Monday, 23 April 2012

We Should Cocoa: White Chocolate Dipped Cake Pops

Cheese and chocolate. Chocolate and cheese. Mmmm..... People might think the combination is a bit weird, but not me. They're both dairy-based and no one bats an eyelid when someone serves up a wobbly chocolate cheesecake but I am regarded as strange when I blob a piece of fluffy goat's cheese onto a square of dark chocolate for a quick kitchen treat.

I still don't get Cheddar and chocolate, and even less Stilton and chocolate, made fashionable by the likes of chocolatier Paul A. Young. To me, they just taste like two completely different things - they don't mingle to create one unique flavour. Maybe I'm using the wrong Stilton. Or chocolate. But there you go.

This month's theme for the We Should Cocoa challenge, run by Choclette of the Chocolate Log Blog, is cheese. And since I had some success earlier this week with my Monster High Cake Pops I thought I'd make some white chocolate cake pops - bound together of course, by soft cheese.

I love these, and since I found out how to make them I can't stop. I always use a shop-bought Madeira cake - this gives such a lovely sweetness I think, and they're always a bit more stodgy, so I find they stick together better than home-made cake crumbs. Plus, you don't have to wait for them to cool (bonus).

White Chocolate-Dipped Cake Pops
Makes about 10
  • 265g Madeira cake, crumbled into crumbs
  • 100g soft cheese (I used Philadelphia)
  • About 250g white chocolate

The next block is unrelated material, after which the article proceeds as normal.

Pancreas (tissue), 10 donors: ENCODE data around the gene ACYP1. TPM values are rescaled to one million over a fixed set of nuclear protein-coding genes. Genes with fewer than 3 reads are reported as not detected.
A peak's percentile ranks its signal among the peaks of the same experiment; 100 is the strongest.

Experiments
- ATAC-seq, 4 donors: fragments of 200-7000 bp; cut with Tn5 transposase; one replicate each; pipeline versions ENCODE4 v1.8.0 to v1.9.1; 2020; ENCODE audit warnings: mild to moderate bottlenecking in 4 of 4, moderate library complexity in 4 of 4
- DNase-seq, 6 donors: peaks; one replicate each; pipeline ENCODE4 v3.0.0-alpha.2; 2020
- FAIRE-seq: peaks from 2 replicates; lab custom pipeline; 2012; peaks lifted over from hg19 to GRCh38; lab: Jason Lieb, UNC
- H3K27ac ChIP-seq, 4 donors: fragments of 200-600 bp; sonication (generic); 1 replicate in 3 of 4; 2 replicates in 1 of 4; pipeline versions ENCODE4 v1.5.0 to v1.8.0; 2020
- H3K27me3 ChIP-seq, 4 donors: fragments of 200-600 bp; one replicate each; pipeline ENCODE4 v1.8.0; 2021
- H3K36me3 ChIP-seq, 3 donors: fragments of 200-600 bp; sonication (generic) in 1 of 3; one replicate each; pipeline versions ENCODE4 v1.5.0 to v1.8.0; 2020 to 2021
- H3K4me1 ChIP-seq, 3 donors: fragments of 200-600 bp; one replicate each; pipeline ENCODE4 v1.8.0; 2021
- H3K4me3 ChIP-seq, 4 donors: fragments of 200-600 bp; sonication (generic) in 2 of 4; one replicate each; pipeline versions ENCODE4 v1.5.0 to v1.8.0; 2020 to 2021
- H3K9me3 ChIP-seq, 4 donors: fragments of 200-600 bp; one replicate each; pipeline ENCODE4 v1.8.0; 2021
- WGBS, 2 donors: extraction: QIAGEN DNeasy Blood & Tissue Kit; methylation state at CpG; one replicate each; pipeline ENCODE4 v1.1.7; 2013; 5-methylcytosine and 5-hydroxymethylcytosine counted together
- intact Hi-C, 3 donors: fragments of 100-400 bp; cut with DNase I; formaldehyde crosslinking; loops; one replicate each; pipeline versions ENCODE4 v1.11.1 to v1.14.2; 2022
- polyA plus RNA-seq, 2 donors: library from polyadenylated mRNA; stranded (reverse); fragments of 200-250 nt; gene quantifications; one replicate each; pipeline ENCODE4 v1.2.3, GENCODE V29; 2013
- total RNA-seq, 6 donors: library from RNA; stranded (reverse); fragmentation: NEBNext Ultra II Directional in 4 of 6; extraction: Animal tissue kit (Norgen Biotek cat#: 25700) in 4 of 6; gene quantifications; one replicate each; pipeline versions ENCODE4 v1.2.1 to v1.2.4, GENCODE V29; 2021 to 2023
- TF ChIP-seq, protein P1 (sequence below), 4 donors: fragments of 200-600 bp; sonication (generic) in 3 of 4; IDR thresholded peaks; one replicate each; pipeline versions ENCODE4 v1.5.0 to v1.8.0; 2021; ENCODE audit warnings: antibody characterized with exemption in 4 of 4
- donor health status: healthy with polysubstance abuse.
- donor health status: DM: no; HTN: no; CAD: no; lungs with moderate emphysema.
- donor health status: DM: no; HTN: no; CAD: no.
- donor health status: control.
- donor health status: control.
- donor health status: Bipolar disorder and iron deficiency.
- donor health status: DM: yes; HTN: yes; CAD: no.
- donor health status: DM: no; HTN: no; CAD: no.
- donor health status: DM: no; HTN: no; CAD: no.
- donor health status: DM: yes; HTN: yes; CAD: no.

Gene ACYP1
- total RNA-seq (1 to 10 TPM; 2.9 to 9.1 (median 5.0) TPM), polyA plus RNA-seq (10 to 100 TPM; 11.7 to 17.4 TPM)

• Cake pop sticks

  1. Mix the cake crumbs and the soft cheese together to make a slightly sticky mixture. Form into balls with your hand, or use an ice cream scoop - and poke in a cake pop stick. Lay on a tray lined with greaseproof paper and repeat rolling and spearing until they're all done.
  2. Slide the tray with the cake pops on into the freezer for 30 minutes.
  3. While the cake pops are freezing, gently melt the white chocolate in a bowl over a pan of simmering water.
  4. When the 30 minutes are up, take out the cake pops and drizzle and swirl over spoonfuls of the white chocolate. The chocolate will set pretty much as soon as it touches the freezing cake mixture. I like to swirl them up so they make little truffle shapes, with the chocolate a bit thicker than usual. I also covered some of them with pink icing and then drizzled over the white chocolate to create a pattern.
  5. Leave to dry fully in a mug or on a sheet of greaseproof paper. 

What do you reckon? Do you like chocolate and cheese?